By: County Commissioner Robert Weinroth,
Dist. 4 Special to the Boca Newspaper
Public transportation is a loser. Be it trains, buses, trolleys or urban circulators. The conveyance of people traveling hither and yon, on a public transportation system has, invariably, necessitated the infusion of significant financial subsidies to remain solvent.
So, in early 2012, when Florida East Coast Industries announced its plan to establish All Aboard Florida as a privately owned and operated intercity passenger rail system, there were skeptics aplenty. The idea that passenger rail could be operated without public subsidies between Miami, Orlando and, Tampa, was viewed as wishful thinking.
Overcoming regulatory and financial hurdles, construction began in 2015 in Miami, Fort Lauderdale and West Palm Beach to establish the first three stations. At the same time, track and safety improvements along the corridor were initiated to support higher speeds and to provide relief for adjacent communities seeking “quiet zones” to curtail the need for the air horn to be utilized at each rail crossing.
In October 2014, work on the Fort Lauderdale station began and a groundbreaking ceremony was held for the West Palm Beach station the following month. Service between Miami and Fort Lauderdale began in January 2018 with West Palm Beach added to the system five months later. Plans call for service to Orlando begin sometime in 2022.
All Aboard Florida, rebranded as Brightline in 2015, was renamed again a year later with the decision by Sir Richard Branson to become a minority shareholder in the enterprise.
The underpinning of the financial viability of this venture is clearly real estate. At each station, Virgin USA is negotiating for density, development rights and municipal concessions to produce the revenue stream that will balance the all but certain shortfall in fare box receipts.
Many communities are clamoring for the convenience of a train station in their urban center (something TriRail could not achieve, having been relegated to the western CSX rail corridor for its tri-county commuter rail system).
Virgin is currently eyeing intermediate stops in Aventura, Boca Raton and the Port of Miami with several other cities eager to hop on the train.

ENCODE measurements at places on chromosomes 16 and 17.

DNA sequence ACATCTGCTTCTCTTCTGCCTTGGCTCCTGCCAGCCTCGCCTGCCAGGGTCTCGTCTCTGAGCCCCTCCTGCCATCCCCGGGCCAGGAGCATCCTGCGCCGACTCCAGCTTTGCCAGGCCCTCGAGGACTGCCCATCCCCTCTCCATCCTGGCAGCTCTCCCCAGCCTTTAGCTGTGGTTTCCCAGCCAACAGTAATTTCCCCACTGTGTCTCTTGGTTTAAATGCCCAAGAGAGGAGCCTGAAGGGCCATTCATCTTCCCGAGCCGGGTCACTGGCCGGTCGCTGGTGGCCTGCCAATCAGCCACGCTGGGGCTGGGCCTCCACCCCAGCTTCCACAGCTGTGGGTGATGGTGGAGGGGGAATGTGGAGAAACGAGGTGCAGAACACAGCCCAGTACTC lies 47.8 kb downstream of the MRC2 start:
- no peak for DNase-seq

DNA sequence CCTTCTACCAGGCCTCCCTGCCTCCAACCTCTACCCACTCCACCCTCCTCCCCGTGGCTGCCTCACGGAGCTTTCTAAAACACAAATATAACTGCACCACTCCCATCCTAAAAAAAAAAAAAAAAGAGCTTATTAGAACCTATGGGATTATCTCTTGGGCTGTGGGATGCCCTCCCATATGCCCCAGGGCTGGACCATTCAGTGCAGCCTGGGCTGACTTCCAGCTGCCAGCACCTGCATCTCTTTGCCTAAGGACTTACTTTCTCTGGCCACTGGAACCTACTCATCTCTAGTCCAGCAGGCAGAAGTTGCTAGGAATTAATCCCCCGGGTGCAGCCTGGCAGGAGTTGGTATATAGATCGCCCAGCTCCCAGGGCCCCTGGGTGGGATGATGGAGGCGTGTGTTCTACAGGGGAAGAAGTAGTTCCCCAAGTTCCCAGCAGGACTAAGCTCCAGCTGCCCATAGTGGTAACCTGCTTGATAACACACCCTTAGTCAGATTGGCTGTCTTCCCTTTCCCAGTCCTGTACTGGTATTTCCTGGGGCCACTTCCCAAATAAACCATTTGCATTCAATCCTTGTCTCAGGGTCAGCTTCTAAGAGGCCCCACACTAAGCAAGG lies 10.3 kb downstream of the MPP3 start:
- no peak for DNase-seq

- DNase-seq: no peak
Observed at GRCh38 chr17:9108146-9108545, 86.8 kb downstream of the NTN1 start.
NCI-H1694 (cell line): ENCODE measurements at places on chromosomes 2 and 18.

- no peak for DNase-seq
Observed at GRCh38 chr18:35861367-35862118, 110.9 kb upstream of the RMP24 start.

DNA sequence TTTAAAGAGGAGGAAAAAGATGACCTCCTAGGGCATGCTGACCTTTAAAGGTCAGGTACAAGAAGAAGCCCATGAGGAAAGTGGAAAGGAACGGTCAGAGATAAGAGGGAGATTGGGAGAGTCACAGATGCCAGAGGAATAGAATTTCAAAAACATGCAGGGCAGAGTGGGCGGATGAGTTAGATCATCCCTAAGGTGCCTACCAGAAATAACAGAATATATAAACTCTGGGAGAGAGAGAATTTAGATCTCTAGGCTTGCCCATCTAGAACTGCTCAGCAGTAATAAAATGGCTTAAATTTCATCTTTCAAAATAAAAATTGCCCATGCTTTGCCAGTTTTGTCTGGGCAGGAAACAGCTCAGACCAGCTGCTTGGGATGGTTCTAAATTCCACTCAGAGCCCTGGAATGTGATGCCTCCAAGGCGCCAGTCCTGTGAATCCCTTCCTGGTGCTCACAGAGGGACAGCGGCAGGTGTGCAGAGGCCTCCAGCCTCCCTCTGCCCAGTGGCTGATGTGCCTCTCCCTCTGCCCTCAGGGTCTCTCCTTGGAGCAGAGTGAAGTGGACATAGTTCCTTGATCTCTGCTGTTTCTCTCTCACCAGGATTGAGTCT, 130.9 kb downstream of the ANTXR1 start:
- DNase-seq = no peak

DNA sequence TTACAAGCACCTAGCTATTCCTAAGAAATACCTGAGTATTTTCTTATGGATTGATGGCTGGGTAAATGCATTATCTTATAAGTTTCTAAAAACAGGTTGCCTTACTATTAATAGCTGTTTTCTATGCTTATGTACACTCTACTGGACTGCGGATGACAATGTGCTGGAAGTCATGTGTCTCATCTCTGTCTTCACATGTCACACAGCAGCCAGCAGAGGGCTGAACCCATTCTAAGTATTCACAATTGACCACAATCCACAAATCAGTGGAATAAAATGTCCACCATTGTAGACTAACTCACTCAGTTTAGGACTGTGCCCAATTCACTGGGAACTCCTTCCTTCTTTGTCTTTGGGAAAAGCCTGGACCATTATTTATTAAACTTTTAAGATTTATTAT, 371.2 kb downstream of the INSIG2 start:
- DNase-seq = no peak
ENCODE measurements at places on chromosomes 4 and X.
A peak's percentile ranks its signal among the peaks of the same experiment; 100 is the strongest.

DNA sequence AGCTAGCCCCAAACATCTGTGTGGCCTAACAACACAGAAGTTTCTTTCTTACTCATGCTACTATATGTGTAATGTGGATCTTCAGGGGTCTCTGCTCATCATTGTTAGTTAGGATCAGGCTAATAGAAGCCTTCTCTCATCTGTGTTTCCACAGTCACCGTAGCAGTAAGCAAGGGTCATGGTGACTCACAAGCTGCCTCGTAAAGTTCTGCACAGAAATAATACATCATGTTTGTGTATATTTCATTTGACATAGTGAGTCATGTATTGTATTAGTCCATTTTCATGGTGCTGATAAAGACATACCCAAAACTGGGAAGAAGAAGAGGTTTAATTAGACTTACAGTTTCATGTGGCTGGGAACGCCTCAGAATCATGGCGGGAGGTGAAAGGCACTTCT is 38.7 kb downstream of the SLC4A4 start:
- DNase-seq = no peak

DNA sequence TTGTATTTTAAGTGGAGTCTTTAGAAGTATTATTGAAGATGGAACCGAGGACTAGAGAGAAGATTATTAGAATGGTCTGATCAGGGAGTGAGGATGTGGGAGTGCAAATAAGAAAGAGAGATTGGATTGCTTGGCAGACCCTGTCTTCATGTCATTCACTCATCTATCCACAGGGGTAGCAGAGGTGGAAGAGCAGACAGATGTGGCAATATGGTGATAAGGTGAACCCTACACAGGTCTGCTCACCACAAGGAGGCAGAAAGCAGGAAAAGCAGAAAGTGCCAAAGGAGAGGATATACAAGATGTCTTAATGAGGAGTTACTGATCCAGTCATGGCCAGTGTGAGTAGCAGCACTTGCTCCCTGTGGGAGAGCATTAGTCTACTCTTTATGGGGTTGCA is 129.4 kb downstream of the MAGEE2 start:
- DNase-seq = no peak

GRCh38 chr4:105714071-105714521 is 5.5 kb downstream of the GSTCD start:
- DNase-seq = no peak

While real estate will supplement the revenue stream from passengers, it is clear Virgin will only entertain proposals from cities capable of delivering business and tourism travelers. There is clearly the potential for a symbiotic relationship between the addition of passenger rail within the selected stops and economic growth these cities can anticipate.
The challenge, especially for the cash strapped South Florida Regional Transportation Authority (operating TriRail) is to retain its passenger base as Virgin continues to chug along. The potential addition of Hollywood and Fort Lauderdale-Hollywood International Airport will further challenge TriRail’s ability to attract commuters notwithstanding the lower price point for its fares.
Virgin reported in June it carried over 80,000 passengers and generated total revenue of just over $1.5 million (a 65 percent increase in ridership and 90 percent increase in revenue, year over year). The target for Virgin is leisure riders and business travelers with high incomes seeking to avoid the hassle of travel by passenger vehicle or air alternatives for the Florida cities they must visit.
According to Virgin’s analysis of its fledgling ridership, the legal community is a heavy user of the service, followed by real estate, technology, hospitality and finance.
In June, the average Virgin fare, system wide, was just over $15 (about three times the fare charged by TriRail). Time will tell whether passengers are willing to fork over premium fares for a high-speed regional railroad.
Likewise, it will be a critical test for TriRail, with its 18 stations between Mangonia Park in Palm Beach County and Miami International Airport, to maintain its level of service without significant fare increases or seeking additional financial subsidies from the state and counties.
With each additional station adding time to the trip between Miami and Orlando, its unlikely many more cities will be able to grab hold of Virgin’s success, near term. The potential of more people abandoning the interstate for a seat on the train will benefit both riders and drivers as it increases road capacity without adding additional lane miles of asphalt.